Chapter 9: Branding & Social Media

A brand is much more than a logo, tagline, and product line.

It’s more than a catchy jingle, the celebrities who endorse the brand, or the storefront where the brand has a physical presence.

An organization’s brand is the visual identity, emotional connection, imagined personification, status, and cultural legacy of that organization, all wrapped up into something an audience can process and understand in less than a second.

A strong brand can be worth billions upon billions of dollars. As of this writing, the total market valuation of the Coca Cola Company is approximately US $260 billion. Now, imagine what the value of the company would be if it sold all of its bottling plants, all of its trucks, its trade secret formula, and transferred all of its customer contracts, personnel, and operations to another company called “Sugar Water Soft Drinks.” In this scenario, the only part of the company that isn’t sold is the name of the company and everything associated with the brand. After this hypothetical sale, what would “Sugar Water Soft Drinks” be worth as a company? What would Coca Cola be worth without anything but its brand? Marketing experts estimate the Coca Cola brand to be worth approximately US $100 billion on its own, separate from all the physical aspects of the company, its contracts, operations, and everything else.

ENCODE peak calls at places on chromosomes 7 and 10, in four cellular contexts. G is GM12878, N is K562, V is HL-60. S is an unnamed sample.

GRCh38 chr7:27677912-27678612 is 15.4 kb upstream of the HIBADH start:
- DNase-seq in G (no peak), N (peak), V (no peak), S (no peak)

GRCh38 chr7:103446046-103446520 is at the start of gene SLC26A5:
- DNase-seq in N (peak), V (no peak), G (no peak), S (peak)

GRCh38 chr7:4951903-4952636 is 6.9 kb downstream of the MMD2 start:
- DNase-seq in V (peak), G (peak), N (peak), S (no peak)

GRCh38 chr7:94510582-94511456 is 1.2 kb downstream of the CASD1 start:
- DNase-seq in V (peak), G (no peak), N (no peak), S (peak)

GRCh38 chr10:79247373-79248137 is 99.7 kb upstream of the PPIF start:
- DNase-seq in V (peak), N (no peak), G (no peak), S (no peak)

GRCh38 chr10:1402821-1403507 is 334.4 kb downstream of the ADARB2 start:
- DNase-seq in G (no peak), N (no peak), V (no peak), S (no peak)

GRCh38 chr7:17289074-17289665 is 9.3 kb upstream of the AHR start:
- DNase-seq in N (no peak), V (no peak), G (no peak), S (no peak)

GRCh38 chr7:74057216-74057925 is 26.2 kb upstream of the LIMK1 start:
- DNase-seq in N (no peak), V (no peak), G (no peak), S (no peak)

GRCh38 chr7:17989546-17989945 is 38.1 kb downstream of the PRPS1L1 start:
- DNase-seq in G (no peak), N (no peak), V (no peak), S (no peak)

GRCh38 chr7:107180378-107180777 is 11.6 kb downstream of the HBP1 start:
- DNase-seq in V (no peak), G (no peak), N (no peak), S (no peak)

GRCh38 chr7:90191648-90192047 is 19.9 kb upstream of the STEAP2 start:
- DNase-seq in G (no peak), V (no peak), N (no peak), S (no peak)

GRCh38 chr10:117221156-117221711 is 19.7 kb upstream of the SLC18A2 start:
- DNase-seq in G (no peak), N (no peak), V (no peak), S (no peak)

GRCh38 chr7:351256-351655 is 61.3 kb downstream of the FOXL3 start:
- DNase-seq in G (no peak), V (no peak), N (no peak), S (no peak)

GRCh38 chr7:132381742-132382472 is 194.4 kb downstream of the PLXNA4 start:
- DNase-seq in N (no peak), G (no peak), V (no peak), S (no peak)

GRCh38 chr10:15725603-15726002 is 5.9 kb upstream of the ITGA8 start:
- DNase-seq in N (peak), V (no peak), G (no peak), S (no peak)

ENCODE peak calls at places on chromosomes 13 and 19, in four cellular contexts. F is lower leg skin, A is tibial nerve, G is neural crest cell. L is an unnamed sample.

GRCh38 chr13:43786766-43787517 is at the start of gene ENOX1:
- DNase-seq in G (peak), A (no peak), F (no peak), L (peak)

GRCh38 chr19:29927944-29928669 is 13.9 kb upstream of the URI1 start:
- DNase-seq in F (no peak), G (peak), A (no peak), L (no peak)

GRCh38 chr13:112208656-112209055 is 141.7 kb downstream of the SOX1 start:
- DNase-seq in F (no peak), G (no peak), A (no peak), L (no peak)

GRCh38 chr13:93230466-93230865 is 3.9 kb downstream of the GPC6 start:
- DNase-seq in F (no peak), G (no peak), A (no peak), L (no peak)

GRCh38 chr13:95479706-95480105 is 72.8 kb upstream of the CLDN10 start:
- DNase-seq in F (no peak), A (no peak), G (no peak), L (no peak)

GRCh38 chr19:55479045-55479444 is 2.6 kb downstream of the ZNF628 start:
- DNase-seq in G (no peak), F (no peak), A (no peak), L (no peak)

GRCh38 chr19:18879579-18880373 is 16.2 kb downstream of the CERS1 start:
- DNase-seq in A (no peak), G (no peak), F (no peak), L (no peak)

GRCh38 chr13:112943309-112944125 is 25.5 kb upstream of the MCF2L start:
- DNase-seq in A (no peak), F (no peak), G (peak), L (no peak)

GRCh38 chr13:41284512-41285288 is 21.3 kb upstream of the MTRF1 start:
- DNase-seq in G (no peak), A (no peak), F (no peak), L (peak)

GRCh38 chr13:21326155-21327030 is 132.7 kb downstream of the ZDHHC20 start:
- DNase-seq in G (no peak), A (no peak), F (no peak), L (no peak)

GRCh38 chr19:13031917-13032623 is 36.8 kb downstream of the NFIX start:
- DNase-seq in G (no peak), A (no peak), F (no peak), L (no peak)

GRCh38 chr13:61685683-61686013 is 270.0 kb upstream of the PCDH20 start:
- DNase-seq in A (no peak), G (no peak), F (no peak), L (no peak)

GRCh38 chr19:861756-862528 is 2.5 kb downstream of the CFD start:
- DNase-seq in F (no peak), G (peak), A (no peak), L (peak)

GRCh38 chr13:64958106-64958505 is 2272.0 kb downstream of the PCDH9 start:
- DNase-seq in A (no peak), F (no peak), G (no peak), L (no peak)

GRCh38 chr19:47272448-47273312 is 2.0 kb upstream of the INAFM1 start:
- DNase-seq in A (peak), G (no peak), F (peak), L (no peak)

That’s an extremely valuable brand and it needs to be protected from harm. We’ll discuss reputation management in the next chapter.

Brand Elements

As noted earlier, a brand is more than just a logo. However, a logo is definitely part of it. What else is? These are the elements of a brand that need to be defined and redefined as an organization evolves:

  • Brand name
  • Brand identity
  • Brand image
  • Brand personality
  • Brand positioning

Brand Name

A good brand name is unique, unmistakable, short and easy to say. Think of some powerful and popular brands: Pepsi, Samsung, Donald Trump, the Red Cross, NASA, Harvard University.

If you ever watch the film The Founder about Ray Croc’s takeover and expansion of McDonald’s, Croc specifically mentions that he preferred to buy out the original owners of McDonald’s, rather than to simply compete with them, because he valued the brand name.